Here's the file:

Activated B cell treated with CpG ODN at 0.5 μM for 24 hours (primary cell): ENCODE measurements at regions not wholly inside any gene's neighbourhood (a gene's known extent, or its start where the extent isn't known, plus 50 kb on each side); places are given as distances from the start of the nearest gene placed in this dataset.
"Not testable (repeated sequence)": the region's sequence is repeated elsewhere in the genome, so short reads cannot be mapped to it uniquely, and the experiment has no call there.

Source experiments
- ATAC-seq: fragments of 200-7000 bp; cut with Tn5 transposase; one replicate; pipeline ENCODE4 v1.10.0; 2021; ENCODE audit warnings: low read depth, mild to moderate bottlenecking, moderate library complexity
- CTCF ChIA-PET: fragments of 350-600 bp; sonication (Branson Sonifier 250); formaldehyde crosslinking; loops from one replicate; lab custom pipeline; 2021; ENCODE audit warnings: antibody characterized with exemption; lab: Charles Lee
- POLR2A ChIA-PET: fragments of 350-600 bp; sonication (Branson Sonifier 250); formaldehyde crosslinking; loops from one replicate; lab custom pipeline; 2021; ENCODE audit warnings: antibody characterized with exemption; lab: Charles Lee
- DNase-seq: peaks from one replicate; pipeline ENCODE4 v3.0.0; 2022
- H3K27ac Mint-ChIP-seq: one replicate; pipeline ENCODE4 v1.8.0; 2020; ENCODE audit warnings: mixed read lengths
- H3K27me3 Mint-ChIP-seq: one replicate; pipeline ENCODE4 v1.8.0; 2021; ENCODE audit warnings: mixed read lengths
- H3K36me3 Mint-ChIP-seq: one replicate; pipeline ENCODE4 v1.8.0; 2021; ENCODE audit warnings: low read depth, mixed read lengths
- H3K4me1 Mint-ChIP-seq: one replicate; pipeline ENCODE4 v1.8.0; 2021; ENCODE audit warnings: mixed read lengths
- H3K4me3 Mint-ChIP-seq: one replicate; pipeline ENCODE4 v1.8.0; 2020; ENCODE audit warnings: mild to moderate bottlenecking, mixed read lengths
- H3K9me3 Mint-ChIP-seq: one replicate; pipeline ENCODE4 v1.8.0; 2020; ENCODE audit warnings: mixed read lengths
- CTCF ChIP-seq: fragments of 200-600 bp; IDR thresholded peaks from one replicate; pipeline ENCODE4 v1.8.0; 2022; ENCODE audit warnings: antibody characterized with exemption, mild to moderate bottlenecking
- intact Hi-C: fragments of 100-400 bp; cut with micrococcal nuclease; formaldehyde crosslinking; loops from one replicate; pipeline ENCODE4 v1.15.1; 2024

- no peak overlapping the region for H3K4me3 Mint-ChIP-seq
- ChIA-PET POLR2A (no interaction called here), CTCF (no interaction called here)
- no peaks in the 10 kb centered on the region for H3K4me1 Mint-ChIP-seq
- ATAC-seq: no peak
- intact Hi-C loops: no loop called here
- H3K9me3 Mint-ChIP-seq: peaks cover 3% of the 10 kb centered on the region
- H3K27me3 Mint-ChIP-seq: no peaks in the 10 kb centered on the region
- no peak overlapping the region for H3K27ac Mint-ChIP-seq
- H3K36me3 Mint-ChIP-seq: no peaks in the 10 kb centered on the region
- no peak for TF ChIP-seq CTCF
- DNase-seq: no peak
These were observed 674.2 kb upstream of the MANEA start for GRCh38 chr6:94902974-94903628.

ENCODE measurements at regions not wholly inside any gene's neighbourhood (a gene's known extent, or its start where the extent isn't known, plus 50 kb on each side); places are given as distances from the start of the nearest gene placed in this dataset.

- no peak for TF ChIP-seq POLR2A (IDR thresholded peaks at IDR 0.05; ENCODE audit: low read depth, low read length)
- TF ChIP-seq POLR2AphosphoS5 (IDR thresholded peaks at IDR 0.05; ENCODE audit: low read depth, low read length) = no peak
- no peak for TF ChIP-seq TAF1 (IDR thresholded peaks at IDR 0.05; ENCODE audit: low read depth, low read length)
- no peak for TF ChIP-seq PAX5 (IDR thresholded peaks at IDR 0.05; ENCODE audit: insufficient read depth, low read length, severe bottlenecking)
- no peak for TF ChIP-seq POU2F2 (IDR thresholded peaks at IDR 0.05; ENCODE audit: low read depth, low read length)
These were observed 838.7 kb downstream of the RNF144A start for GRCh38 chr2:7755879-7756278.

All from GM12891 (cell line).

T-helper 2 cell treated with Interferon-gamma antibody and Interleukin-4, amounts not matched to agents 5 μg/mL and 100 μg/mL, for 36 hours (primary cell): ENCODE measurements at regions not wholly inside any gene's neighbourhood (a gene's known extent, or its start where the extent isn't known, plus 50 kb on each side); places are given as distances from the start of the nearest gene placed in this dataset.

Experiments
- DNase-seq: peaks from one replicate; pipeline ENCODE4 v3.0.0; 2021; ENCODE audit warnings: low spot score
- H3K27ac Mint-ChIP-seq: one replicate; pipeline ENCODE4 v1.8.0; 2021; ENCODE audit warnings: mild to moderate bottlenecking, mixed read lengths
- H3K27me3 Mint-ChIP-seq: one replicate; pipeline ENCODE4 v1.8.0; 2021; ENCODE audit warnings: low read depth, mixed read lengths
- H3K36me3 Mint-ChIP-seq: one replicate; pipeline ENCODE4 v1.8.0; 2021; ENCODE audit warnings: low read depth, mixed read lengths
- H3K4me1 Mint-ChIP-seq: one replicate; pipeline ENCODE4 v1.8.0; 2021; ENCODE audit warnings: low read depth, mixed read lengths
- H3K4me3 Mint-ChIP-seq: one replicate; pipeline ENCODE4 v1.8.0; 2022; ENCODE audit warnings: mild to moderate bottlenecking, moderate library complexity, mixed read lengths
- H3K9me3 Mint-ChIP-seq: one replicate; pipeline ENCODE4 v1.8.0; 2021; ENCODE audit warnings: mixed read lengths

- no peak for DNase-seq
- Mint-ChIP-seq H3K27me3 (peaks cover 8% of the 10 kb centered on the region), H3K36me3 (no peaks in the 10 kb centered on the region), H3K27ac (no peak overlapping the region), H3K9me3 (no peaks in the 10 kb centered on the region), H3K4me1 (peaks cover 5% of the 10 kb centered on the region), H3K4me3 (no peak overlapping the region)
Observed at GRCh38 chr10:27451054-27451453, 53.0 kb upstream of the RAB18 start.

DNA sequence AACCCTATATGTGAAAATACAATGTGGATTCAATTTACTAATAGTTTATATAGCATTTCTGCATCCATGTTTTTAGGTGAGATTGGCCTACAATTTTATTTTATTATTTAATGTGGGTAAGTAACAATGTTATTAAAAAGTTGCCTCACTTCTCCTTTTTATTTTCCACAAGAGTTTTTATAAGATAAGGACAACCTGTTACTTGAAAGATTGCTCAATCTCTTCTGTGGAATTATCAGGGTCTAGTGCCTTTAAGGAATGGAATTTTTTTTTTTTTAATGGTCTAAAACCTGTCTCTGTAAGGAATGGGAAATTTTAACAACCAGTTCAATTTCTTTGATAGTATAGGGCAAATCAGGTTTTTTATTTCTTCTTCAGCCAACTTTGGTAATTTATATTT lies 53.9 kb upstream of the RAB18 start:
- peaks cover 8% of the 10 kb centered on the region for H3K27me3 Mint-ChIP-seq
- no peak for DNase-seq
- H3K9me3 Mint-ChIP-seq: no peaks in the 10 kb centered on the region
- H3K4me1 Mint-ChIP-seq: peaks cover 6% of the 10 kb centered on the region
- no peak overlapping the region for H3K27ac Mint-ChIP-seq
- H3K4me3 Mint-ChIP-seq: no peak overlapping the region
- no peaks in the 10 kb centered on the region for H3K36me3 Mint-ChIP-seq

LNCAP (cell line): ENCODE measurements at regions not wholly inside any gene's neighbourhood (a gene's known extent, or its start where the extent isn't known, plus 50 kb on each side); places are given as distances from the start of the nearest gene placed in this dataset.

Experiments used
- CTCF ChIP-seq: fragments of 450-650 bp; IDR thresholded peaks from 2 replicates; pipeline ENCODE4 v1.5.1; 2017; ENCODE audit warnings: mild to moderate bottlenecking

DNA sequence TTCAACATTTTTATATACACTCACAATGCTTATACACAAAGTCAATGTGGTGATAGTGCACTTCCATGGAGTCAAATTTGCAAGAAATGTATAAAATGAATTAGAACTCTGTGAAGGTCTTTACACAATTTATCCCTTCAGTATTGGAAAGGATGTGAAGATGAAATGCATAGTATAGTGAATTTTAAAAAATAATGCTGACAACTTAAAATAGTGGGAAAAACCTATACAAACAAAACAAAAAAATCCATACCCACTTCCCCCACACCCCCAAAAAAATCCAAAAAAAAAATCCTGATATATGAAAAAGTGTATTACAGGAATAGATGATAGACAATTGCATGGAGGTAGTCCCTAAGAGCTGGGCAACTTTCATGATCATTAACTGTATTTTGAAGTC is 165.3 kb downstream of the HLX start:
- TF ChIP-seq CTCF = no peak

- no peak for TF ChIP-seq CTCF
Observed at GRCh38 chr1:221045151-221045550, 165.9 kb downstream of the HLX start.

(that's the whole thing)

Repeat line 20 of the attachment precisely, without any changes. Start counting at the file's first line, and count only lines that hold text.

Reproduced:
- intact Hi-C loops: no loop called here